Thursday, March 8, 2007

Did Jesus Have Siblings?

In the Third Word from the Cross (John 19: 26), Jesus commends his mother to the disciple John. From my study on this text for my midweek sermon last night, I discovered again that there is a dispute as to the exact nature of Jesus' family. I brought this up in a previous post regarding the perpetual virginity of Mary, as claimed by some. Admittedly it is curious why Jesus' mother and her sister and John are by the cross, and the rest of Jesus' family is missing. True, if those so mentioned in the gospels were his brothers, they did not yet believe in Jesus as the Messiah (John 7:5). This is one reason used to explain why Jesus chose John to care for his mother instead of the so-called siblings.

It is clear that Joseph is now deceased by this point. He is omitted from discussion from the very beginning of Jesus' ministry. Jesus is the eldest, and it is responsibility to care for Mary. Committing her to John's care would be one reasonable argument to explain that those called "brothers" are missing. Using the alternate translation they were simply "cousins" or other relatives who did not have the responsibility to care for Mary as a son would.

The question of Jesus' siblings, for me, is an "open question." I think that the witness in the gospels allows for it, but I can understand the argument against it as well. I realize that Luther is said to have held to the perpetual virginity of Mary. However, that being said, I don't think that this elevates it to a point of doctrine.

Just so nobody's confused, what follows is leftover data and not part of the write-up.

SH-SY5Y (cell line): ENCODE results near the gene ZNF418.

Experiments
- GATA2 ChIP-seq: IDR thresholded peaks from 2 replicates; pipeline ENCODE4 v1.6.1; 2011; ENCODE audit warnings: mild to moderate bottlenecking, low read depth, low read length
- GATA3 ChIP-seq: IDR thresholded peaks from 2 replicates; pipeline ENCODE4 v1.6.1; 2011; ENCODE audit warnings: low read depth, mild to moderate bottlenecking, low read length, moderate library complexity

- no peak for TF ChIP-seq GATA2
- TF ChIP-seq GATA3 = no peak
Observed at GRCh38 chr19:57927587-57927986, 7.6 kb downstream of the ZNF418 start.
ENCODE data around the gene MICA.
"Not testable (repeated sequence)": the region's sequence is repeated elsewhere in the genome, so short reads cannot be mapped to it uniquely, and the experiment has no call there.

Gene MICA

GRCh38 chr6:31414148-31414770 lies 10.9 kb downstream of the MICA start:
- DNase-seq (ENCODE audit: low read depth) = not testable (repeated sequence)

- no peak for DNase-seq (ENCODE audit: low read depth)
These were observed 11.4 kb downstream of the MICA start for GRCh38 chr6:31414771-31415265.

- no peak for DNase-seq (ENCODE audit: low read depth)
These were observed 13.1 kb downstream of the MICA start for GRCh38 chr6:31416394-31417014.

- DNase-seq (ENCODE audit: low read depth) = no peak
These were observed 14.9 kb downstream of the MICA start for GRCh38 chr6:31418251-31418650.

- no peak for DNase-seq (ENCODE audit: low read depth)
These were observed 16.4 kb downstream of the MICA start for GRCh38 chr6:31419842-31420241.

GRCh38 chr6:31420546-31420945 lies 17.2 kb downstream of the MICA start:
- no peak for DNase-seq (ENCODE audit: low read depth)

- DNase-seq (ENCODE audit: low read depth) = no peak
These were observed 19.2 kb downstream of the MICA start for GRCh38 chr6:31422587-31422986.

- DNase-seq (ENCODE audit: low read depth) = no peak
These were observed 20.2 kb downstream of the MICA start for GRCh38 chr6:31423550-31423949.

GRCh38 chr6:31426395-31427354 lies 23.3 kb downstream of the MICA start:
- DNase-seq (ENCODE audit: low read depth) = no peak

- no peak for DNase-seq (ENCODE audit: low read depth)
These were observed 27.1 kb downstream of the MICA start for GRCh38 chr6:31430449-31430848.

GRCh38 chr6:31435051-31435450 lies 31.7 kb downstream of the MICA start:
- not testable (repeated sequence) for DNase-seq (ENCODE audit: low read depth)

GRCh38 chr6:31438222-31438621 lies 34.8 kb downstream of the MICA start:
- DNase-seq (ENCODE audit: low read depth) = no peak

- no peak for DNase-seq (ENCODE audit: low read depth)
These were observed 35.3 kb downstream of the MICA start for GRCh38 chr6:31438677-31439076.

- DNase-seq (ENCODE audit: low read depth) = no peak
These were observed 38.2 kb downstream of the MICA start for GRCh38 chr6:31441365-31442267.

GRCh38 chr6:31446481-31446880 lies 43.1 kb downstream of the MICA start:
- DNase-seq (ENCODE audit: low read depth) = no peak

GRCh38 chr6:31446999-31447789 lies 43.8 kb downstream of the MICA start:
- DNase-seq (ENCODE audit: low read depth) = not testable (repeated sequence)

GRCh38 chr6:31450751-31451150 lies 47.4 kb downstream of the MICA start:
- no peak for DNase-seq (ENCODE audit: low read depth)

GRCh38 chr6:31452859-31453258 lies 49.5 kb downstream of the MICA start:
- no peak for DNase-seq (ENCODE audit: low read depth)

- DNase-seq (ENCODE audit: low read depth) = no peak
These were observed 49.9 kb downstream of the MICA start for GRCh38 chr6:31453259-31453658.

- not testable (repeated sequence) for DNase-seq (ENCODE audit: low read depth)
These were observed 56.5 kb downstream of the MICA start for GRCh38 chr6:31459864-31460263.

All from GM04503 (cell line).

Back to that previous post I mentioned a moment ago, a reader noted that it had to do with the doctrine of Christology (if I am recalling correctly.) Yet, how would believing that he had brothers and a sister take away from his status as the "only Son" of the Father? How would it diminish his divinity? Perhaps I am missing something here. Is there a reference in the Confessions that illuminates this point? Or, is it, as I noted before, simply an "open question"?


Carl Vehse said...

Well, over three years later, Concordia Theological Seminary Professor David Scaer has written an article in Logia, "Semper Virgo: A Doctrine", in which he claims:

"Some self-styled confessional Lutherans have gone one step further in raising the hypothesis of the semper virgo, that is, Mary’s perpetual virginity, near to the level of doctrine. It qualifies as a question of biblical interpretation and not a doctrine. What Luther and the Lutheran fathers said about this question may be of historical interest but is not determinative....

"The semper virgo cannot in any sense be regarded as a doctrine or even a pious opinion, especially if the opposing view is seen as unequal or lacking in piety....

"Whether Mary remained semper virgo or had children by Joseph, some of whom rose to prominence in the early church, is an open question and cannot be proclaimed as doctrine. For me the New Testament evidence supports the latter position and there matters will rest."

Don Engebretson said...

Thank you for the update!